wiki:ExampleUsingThirdPartyTypes

Version 4 (modified by lauer, 13 years ago) (diff)

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Using Third Party Types in your API

Eventually, you want to use third party types in your remote calls. Unfortunately the nice annotation features we saw in ExampleUsingOwnConceteTypes and ExampleUsingOwnInterfaceTypes are not applicable here because you are neither allowed to modify the classes nor makes it sense to add an additional dependency to that type.
The Delight XML-RPC framework offers a solution to this problem by offering conversion mappings to be declared with the API (of course you can add as many mapping you want):

@ConverterMappings( 
      @Mapping(type=URL.class,converter=URLConverter.class) 
)
public interface Api
{
    URL getHomepageLocation();
    void addSite( URL url );
}

We have to define a standalone converter to transfer instances of type URL to a XML-RPC representation and vice versa. Therefor, the converter has to implemente the interface ParameterConverter to define three methods:

  • getXmlRpcRepresentationType(): states what XML-RPC type will be useed as transport representation
  • createFrom(): takes a XML-RPC representation and creates a corresponding instance of type URL.
  • toXmlRpc(): takes an instance of type URL and converts it into it's XML-RPC representation.

See the complete class here:

public class URLConverter implements ParameterConverter<URL, String>
{
    /** Converter uses XML-RPC type {@value XmlRpc.Type.STRING} as XML-RPC representation.*/
    public Type getXmlRpcRepresentationType()
    {
        return( XmlRpc.Type.STRING );
    }
    
    public URL createFrom( String xmlRepresentation )
        throws TypeConversionException
    {
        URL url = null;
        try
        {
            url = new URL( xmlRepresentation );
        }
        catch( MalformedURLException e )
        {
            throw( new TypeConversionException( e ) );
        }
        return( url );
    }

    public String toXmlRpc( URL param )
        throws TypeConversionException
    {
        return( param.toExternalForm() );
    }
}

Now, without having to modify it, the type URL can be used in XML-RPC calls.

Api remote_api = XmlRpc.createClient( Api.class, "handlerId", host, port );

URL homepageUrl = remote_api.getHomepageLocation();
InputStream is = homepageUrl.openStream();
...

remote_api.addSite( new URL( "http://middle.of.nowhere" ) );

...

See also: How to use own types contained in Collections an Maps.

Using XmlRpcBeans in you API

What are XmlRpcBeans??

Sometimes parameter conversion is a straight-forward task which can be handed over to the XML-RPC runtime system. When a java class fulfills certain conditions (roughly, being a java bean with compatible types) it can be turned into a XmlRpcBean by annotating it with the @XmlRpcBean annotation. It then can be used in every XML-RPC call without restriction.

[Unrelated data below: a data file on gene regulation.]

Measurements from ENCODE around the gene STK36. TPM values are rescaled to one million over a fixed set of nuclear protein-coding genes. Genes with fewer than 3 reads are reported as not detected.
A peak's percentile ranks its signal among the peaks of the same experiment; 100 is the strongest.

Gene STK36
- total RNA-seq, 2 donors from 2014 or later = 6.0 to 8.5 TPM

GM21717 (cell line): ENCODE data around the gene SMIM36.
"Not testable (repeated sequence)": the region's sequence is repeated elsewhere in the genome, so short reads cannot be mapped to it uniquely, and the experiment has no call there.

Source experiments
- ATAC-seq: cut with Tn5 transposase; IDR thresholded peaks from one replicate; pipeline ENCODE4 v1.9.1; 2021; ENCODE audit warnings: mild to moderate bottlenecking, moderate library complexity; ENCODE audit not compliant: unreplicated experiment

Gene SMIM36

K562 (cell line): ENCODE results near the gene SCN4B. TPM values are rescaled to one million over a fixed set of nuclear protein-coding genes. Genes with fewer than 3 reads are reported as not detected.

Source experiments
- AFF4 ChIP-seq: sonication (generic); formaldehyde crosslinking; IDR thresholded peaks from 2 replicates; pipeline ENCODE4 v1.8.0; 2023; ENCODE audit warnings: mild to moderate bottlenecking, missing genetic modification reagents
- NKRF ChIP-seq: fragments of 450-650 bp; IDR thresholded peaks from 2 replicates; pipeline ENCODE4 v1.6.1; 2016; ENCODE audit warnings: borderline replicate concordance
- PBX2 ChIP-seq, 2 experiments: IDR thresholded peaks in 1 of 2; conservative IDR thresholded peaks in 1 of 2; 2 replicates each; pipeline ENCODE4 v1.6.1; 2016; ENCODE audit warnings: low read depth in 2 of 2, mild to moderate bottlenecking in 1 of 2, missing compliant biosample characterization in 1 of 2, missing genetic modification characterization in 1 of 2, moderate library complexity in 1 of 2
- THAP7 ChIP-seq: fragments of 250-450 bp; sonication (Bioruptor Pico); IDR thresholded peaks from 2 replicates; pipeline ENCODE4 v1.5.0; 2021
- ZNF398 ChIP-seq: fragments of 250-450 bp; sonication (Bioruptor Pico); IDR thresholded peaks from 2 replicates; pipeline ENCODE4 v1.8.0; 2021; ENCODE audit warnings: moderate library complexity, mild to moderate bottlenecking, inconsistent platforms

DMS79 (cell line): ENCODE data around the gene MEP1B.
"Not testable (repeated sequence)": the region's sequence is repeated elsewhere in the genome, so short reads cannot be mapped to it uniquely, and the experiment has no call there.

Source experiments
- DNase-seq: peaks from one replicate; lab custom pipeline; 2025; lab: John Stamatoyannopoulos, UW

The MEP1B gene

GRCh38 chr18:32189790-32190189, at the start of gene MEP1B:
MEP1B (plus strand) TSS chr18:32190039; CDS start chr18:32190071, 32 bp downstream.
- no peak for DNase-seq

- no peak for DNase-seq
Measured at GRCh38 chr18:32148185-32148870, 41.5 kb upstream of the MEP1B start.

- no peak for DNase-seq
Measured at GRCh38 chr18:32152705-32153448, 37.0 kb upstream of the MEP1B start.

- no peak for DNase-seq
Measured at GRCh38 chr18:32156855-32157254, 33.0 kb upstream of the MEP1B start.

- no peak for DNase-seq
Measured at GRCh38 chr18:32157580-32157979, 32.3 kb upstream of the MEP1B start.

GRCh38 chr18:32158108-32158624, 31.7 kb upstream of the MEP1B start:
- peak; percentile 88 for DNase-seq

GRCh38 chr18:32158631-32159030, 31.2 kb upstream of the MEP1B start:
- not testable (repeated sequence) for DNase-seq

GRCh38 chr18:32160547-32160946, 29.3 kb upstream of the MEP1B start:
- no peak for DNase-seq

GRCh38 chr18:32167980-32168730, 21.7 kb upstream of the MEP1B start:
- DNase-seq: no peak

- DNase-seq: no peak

A XmlRpcBean must have

  • a public constructor taking no arguments
  • like a java bean: for each property which is supposed to be transported over XML-RPC there has to exist a public getter and setter method
  • each property type has to be a XML-RPC compliant type, that is it has to have one of the follwoing properties:
    • it is a standard XML-RPC type
    • it is annotated with a @XmlRpc annotation and defines proper conversion methods
    • a conversion mapping for that type is put at the XmlRpcBean (which then acts as an API itself)
    • it is an XmlRpcBean (that is, XmlRpcBeans can be nested)
    • it is a Collection or Map containing a type which is XML-RPC compliant and is annotated with the @Contains annotation

Technically, an XmlRpcBean is converted into a XML-RPC STRUCT. The field names of the tranfered map are the property names derived from the bean class.

Lets look at an example XmlRpcBean (note that this bean also defines a converter mapping for type URL):

@XmlRpcBean
@ConverterMappings( @Mapping(type=URL.class,converter=URLConverter.class) )
public class CoffeeBean
{
    public URL getOrigin()
    {
        return mOrigin;
    }
    public void setOrigin( URL origin )
    {
        mOrigin = origin;
    }
    public String getType()
    {
        return mType;
    }
    public void setType( String type )
    {
        mType = type;
    }
    
    public String toString()
    {
        return( "CoffeeBean(" + getType() + ") comming from '" + getOrigin() + "'" );
    }
    private String mType;
    private URL mOrigin;
}

Client side

Again, the client has no restrictions using the bean class:

public interface Api
{
    @Contains(CoffeeBean.class)
    Collection<CoffeeBean> getAllBeans();
}

----

Api remote_api = XmlRpc.createClient( Api.class, "handlerId", host, port );

Collection<CoffeeBean> beans = remote_api.getAllBeans();

for( CoffeeBeans b: beans )
{
    System.out.println( "Bean of type " + b.getType() + " comes from " + b.getOrigin() );
}
...

See also How to use own types in Collections an Maps.

Examples in source code: http://delight.opendfki.de/repos/trunk/XmlRpcDelight/src/examples/de/dfki/util/xmlrpc/examples/external_types/